But Atlanta unnecessarily struggles with a cohesive identity, a desperate yearning for tourist dollars, and having to live with the fact that no matter how commercially & historically important the city may be, the rest of the South views it as a danger-filled strip club for Bolsheviks & Black Panthers and the rest of the country only sees a humid, backwater billboard plantation with a big airport. And the city’s desperation for tourism sometimes yields results like unnecessary trolley projects, an aquarium that looks like a mall food court, and museums dedicated to multimillion-dollar corporations. External prejudice and internal cynicism contribute to Atlantans’ mutual complex that their city isn’t perfect. Which, of course, it isn’t. But as far as underrated cities go, it ranks high. The individual personalities of each neighborhood, the plethora of historic districts and incredible museums, the annual events that transform the city into an American mecca, the immense (and delicious) restaurant culture, the mix of Old & New South architecture, and the grassroots community arts groups shape a uniquely amazing city. For any visitor to understand that, just spend a day exploring every shop & restaurant in Little Five Points; have a beer & a gyro and stalk Anderson Cooper in the CNN Center; explore the Sweet Auburn neighborhood that shaped Martin Luther King’s life; dress up like Sailor Moon or Hawkman for DragonCon; go ghost-hunting in Oakland Cemetery (Margaret Mitchell’s always wandering around at night); or grill out with a grindhouse b-movie at the Starlight Drive-In. Even the aforementioned questionable tourist traps are admittedly kind of awesome (beluga whales & international sodas!).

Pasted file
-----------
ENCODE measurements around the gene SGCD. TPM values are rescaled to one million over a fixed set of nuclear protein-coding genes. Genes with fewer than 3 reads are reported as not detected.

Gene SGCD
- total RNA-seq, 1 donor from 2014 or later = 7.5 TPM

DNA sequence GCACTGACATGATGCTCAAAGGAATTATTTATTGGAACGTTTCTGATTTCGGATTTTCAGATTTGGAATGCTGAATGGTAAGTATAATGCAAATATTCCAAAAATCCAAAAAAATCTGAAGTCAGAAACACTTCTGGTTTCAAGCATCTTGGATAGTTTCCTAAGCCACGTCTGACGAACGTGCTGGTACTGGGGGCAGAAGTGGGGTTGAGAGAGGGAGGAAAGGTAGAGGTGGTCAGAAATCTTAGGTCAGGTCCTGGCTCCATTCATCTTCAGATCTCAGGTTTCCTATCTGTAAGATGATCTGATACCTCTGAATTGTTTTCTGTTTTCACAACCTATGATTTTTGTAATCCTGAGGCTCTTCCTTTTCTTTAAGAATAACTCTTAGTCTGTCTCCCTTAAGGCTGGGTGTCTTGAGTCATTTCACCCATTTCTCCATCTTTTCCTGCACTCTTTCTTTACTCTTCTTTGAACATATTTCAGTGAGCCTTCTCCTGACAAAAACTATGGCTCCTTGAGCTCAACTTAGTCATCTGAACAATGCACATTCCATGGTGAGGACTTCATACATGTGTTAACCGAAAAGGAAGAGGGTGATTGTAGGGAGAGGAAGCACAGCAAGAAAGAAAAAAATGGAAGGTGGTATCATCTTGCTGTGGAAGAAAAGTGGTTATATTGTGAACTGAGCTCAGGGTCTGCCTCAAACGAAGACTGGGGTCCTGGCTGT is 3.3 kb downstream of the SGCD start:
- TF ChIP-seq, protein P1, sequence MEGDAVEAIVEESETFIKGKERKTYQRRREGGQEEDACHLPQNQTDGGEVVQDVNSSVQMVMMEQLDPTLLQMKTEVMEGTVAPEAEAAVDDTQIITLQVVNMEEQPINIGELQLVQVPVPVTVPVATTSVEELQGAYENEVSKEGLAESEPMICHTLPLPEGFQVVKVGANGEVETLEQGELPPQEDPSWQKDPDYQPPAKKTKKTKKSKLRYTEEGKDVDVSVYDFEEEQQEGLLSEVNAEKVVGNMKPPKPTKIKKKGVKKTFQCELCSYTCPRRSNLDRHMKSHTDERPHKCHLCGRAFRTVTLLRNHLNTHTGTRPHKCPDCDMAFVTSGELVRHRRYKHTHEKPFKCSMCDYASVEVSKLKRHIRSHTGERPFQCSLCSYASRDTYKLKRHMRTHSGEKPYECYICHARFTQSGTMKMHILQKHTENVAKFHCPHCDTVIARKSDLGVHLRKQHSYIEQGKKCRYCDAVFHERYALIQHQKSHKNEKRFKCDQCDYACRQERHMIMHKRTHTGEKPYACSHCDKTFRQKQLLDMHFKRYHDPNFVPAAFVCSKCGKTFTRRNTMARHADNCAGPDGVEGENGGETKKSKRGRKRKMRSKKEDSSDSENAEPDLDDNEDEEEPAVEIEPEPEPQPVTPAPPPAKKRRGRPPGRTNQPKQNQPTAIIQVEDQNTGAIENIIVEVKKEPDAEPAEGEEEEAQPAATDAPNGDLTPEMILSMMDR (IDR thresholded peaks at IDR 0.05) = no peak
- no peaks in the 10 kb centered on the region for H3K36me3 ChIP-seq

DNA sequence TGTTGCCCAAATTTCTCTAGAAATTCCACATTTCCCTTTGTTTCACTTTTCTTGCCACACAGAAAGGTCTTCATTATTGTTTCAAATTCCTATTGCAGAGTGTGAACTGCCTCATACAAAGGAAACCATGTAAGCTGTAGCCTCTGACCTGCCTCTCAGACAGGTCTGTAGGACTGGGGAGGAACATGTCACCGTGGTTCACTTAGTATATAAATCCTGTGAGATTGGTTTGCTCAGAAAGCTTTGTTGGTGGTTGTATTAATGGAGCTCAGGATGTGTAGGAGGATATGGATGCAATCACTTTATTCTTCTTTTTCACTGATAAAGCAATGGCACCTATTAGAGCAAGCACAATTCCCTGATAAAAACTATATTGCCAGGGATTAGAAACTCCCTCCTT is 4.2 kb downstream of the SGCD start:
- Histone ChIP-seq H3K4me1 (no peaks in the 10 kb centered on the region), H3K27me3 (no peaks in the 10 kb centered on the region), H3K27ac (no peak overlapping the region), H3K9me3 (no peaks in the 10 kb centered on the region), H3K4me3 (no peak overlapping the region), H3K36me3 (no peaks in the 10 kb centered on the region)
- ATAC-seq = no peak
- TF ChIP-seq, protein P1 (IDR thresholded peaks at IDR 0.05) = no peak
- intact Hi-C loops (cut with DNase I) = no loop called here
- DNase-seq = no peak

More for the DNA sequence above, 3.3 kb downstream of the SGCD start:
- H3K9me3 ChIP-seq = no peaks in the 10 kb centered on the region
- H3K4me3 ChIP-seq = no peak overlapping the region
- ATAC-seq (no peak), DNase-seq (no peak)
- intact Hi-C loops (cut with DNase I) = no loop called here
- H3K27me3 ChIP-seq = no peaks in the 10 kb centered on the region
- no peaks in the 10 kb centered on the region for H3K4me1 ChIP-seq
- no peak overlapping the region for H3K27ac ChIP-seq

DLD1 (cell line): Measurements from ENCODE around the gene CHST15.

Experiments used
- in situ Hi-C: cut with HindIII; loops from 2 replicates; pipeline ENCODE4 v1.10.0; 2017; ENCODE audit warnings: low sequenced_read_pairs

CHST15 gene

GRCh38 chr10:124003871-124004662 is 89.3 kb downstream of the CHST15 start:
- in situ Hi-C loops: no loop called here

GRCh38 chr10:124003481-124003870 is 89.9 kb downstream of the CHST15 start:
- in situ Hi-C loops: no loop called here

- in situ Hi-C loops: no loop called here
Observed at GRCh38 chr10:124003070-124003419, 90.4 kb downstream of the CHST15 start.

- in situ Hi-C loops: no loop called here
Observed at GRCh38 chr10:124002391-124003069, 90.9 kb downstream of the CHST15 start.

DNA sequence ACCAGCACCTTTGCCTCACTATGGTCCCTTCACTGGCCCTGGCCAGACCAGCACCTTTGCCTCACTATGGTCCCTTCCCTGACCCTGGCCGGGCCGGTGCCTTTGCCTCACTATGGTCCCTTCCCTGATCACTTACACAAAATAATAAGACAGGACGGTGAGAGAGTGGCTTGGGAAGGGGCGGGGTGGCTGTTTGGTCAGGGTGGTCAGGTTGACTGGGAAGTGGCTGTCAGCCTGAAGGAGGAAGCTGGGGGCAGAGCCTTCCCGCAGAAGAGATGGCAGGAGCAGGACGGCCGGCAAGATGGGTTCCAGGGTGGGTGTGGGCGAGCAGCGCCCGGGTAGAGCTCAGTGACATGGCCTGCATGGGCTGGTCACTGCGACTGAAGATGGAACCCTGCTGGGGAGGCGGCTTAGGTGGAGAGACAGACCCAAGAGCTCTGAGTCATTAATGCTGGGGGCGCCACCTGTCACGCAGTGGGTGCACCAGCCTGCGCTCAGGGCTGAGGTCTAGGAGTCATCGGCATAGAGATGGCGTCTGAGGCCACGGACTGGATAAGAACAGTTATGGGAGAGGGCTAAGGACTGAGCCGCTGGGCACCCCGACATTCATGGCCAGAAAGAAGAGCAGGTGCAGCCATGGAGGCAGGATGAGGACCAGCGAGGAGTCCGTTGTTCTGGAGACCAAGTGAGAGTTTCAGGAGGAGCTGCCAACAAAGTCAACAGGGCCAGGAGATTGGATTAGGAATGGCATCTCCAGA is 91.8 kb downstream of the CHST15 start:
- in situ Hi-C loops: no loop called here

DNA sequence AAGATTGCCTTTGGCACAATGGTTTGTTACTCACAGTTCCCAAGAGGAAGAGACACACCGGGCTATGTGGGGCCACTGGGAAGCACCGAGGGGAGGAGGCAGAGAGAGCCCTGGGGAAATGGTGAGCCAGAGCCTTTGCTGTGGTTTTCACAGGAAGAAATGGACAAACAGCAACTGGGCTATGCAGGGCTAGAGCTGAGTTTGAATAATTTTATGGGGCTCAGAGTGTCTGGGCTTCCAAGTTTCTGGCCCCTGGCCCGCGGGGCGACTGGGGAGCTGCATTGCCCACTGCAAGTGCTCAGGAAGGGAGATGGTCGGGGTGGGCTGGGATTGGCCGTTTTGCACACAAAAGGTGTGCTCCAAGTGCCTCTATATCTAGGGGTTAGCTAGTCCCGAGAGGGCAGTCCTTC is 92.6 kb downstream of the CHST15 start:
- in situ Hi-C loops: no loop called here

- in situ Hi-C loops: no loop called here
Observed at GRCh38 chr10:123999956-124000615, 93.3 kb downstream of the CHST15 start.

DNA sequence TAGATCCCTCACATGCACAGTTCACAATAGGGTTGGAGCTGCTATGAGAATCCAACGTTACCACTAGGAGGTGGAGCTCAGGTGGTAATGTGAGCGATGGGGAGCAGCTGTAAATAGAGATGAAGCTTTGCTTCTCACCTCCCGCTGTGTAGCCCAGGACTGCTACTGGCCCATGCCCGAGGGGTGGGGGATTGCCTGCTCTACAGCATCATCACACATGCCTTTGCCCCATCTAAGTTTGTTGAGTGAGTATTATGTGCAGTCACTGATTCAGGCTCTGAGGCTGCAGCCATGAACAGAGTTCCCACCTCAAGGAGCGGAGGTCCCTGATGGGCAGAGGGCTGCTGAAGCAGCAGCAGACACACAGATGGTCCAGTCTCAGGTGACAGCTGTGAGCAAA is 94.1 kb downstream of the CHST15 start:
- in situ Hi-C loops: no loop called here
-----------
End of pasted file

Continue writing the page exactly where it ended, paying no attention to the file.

So while Atlanta may lack the cultural iconography of New York or the charming climes of San Francisco, the city’s rich reserves in history, the arts, neighborhood culture, food, and natural beauty are sometimes left untapped. Many Atlantans I know have never explored Cascade Springs Nature Preserve, the Fernbank Natural History Museum, the King Center, Westview Cemetery, the BeltLine Trail (especially the west side), the Botanical Gardens, the State Capitol Museum, the Carter Center, the countless parks dotted throughout the city that aren’t Piedmont, or the international cuisines of Buford Highway. So I encourage any Atlantans to venture outside for once and see what this city has to offer (and any non-Atlantans to come over & say hi), because you’ll be surprised at how awesome this place is when you actually look.

what’s new, buenos aires?

Posted in nations of the world with tags , , , , , , , , on June 30, 2011 by kaffeemitschlag

Argentina matters. Learn about it below.

And check out the music videos & quote after the jump!

(Click the image for a larger and more legible resolution with zoom. Or GET GLASSES.)

BUT DON’T GO YET WHEN THERE ARE MUSIC VIDEOS TO WATCH.

Couldn’t help but run across some great music researching for the cultural section of this infographic…

This 1985 hit from Soda Stereo is a little Talking Heads, a little Kajagoogoo; plus, my limited Spanish seems enough to comprehend its themes of boredom, an unfulfilled relationship, and also something about video porn. You will have this song in your head for the rest of the day.

And watch No Lo Soporto’s tribute to the most significant air-travel-themed Twilight Zone story of all. But it was all a dream… OR WAS IT? (Yes & no.) The English safety announcement for ‘Avi NLS’ should be adopted by other airlines.

Not to mention this perfect quote from Jorge Luis Borges about that 1982 conflict between Argentina and the UK over useless (except to puffins) real estate: “The Falklands thing was a fight between two bald men over a comb.” Good one, JLB.